Posted by on August 30, 2013 in Blog

Middle East needs forceful American diplomatic leadership to bring change to Syria, not missile strikes.

In the aftermath of the Syrian government’s undisputed use of chemical weapons, Secretary of State John Kerry attempted to present to the American people today the rationale for military strikes on Syria’s regime. After making a compelling demonstration of “what we know,” Secretary Kerry turned to “what we must do about it.” 

After two and a half years of armed conflict in Syria, the human toll of the crisis continues to worsen. The Assad regime’s initial brutal crackdown on the legitimate democratic aspirations of the Syrian people has made political unrest escalate into a full-fledged civil war, resulting in at least 100,000 deaths and the displacement of millions of refugees. Further, there is no question that chemical weapons were used on civilians more than once, including in an attack outside Damascus which the US Government said killed nearly 1,500 civilians. 

Based on information shared publicly by Secretary Kerry and on the actions of the Syrian regime itself, it is not hard to believe that the Assad regime used chemical weapons against its own people. Similar to the deaths before this attack, the cruel violence in Syria is deplorable and merits an international response; however, as the US contemplates military action in Syria, we must consider whether that option will actually move the conflict closer to an end and hasten the departure of this regime.

By all accounts, punitive military action against the Assad regime will have little or no effect on curtailing the ongoing violence. To the contrary, a potential strike is more likely to cause further militarization of a civil war which must be solved through political means, a point Secretary Kerry made clearly. Military strikes, even if limited in scope and not designed to achieve regime change, may very well escalate the violence, serving neither US strategic interests in the region nor the interests of the Syrian people. Military action, whatever its justification, will in fact make the US a direct combatant in this conflict.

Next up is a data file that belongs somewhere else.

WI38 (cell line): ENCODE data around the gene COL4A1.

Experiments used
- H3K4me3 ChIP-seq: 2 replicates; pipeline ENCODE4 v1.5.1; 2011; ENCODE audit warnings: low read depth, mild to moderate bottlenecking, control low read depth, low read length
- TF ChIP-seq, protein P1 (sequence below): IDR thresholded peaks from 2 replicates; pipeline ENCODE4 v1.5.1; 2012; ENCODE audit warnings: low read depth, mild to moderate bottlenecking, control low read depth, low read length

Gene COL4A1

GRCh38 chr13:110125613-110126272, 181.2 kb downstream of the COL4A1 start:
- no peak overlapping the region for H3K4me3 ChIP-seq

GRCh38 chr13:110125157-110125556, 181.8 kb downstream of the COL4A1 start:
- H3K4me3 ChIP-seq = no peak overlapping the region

Like the rest of the international community, we look at the suffering in Syria with great anguish. As Arab Americans, we struggle further with what can be done - and how we can help - to bring an end to this horrific tragedy in a region we care deeply about. But the truth is that all the options before us are imperfect and tragically flawed. We continue to support options that rely on diplomacy rather than military force. That is the approach the Middle East sorely needs from the United States.

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